Prison Farm

These prison inmates grow crops, take care of cattle, make maple syrup and keep bees as a unique form of rehabilitation in Kingston, Ont.
Available on CBC Gem

Prison Farm

CBC Docs POV

Collins Bay Institution is a large, grey, castle-like building on the outskirts of Kingston, Ont. Opened in 1930, it’s now home to a maximum-, medium- and minimum-security prison.

Behind the tall walls that surround Collins Bay, there is also a barn, silos and many outbuildings where minimum-security offenders work on an unconventional kind of reform: farming. Throughout the history of incarceration, work and prisons have gone hand-in-hand, with hard labour seen as part of the inmates’ punishment.

But prison farms in Canada have a different goal, using hands-on work as a key means of rehabilitation and job skills development.

Canada’s prison farm programs started over 100 years ago. In 2010, the former federal Conservative government closed the programs across the country.

After years of lobbying, agricultural activists successfully campaigned to bring the prison farms back to Collins Bay and Joyceville Institutions in Kingston, Ont., where farmland surrounds the prison grounds. The facilities and equipment are state-of-the-art, and the offspring of the original Pen Farm herd have been brought back.

In the video below, the inmates describe what the farm means to them:

Prison Farm follows four inmates — Nato, Chris, Dan and Norm — as they grow crops, work in the community garden, keep bees and harvest honey, make maple syrup, and care for dairy and beef cattle.

Their work with livestock and crops helps them process their crimes and remain accountable, which contributes to their rehabilitation. Produce that’s harvested from the community gardens is donated to local food banks, missions, food kitchens, shelters and the institutions themselves.

Nato, a former bodybuilder, feels that caring for farm animals is one of the ways he is able to deal with the guilt from his crime and give back. The hardship of being away from his 19-year-old daughter weighs on him deeply. As new calves are born on the farm, he confronts both the life he took and his relationship with his daughter.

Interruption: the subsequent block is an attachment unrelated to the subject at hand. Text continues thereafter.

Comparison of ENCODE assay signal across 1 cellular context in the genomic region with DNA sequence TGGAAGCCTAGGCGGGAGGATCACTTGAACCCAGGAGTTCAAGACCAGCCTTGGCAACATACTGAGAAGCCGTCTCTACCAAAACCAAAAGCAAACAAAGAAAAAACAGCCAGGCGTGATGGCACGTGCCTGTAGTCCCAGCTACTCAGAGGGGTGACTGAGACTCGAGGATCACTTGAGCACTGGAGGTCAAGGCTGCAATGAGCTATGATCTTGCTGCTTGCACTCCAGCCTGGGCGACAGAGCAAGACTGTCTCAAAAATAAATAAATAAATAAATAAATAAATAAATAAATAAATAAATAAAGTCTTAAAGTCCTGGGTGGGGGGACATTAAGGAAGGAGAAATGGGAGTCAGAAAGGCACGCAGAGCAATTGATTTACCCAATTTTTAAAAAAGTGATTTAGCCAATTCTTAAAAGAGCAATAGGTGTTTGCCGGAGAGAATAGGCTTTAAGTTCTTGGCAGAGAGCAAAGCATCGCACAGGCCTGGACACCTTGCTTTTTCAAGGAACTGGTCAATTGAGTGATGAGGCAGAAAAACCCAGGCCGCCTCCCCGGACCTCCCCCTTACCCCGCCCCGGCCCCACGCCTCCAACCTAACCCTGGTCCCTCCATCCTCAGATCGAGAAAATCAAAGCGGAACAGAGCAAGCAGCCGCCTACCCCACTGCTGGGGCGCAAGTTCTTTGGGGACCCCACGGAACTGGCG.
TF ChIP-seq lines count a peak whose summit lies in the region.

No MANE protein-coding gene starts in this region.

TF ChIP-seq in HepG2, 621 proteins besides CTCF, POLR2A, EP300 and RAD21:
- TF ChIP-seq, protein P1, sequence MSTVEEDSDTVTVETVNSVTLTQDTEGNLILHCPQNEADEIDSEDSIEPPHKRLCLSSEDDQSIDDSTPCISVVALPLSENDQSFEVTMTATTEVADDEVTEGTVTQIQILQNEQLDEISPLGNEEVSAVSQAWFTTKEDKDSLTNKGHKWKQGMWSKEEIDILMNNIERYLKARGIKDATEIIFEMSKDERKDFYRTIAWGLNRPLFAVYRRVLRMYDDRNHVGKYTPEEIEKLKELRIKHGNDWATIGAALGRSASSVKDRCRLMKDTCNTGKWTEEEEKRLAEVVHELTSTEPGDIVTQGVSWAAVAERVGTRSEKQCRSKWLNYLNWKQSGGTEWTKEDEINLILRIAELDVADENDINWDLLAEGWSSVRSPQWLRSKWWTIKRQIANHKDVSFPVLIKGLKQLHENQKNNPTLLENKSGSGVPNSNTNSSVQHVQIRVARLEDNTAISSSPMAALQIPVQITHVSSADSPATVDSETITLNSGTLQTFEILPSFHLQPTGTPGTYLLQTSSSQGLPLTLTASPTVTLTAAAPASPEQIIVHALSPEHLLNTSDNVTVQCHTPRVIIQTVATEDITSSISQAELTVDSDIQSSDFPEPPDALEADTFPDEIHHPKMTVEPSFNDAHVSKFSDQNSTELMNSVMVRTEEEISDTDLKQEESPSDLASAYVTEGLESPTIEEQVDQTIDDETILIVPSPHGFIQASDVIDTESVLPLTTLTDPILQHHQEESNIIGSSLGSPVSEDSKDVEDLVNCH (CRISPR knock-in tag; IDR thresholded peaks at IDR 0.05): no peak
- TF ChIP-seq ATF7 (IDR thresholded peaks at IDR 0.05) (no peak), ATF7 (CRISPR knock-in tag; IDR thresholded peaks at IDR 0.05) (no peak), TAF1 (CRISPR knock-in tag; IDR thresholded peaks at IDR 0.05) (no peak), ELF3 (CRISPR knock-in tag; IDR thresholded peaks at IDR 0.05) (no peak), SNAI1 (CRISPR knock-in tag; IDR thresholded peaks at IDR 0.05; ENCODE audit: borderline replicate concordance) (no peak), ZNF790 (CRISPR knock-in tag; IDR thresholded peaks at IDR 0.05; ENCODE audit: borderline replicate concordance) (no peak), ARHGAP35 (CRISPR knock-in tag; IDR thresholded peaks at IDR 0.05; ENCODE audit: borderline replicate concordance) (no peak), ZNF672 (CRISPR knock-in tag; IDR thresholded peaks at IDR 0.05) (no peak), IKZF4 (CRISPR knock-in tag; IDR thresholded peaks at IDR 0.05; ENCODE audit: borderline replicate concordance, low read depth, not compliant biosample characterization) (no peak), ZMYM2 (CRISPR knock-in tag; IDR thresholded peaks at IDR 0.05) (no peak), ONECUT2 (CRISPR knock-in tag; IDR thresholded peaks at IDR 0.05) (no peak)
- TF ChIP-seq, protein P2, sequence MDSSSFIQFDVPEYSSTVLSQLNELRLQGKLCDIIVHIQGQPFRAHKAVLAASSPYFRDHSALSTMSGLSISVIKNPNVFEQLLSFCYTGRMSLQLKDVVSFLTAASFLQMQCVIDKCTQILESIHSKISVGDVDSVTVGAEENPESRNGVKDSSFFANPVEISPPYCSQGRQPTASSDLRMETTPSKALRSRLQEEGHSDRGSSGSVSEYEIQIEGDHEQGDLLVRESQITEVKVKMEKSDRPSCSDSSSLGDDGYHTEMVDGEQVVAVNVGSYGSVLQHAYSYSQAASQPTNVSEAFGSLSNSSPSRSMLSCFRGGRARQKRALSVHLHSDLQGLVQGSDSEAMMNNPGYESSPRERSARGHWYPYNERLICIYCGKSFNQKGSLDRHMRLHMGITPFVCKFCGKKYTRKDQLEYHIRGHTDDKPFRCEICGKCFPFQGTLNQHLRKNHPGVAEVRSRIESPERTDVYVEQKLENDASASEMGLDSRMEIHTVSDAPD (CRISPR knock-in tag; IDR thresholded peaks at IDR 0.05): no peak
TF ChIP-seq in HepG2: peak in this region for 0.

At 26, Chris is more than comfortable on the farm since he has experience with heavy machinery and outdoor work. He hasn’t seen his four-year-old daughter since his sentencing. She will not see him for the entire duration of his sentence. Bottle-feeding the baby cows allows him to care for something in the absence of his daughter, which is comforting to him.

Dan grew up disconnected from his Métis heritage but has started to reconnect to it while incarcerated. Stripped of his sense of identity, he finds it again by connecting with other Indigenous men. He finds he’s closest with the Creator when he’s out in nature on the farm.

Norm is a charismatic character with the demeanour of an old sailor. He’s serving time for dangerous driving of a motor vehicle, assaulting a peace officer and impaired driving. He says the farm keeps his hands busy and helps him pass the time.

Prison Farm follows the inmates’ journeys through their incarceration, showing their difficulties as well as the benefits of their work on the prison farms. The film highlights important issues around incarceration, shattering stereotypes of inmates, and captures how these offenders have been transformed through this unique rehabilitation process.

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Prison Farm

CBC Docs POV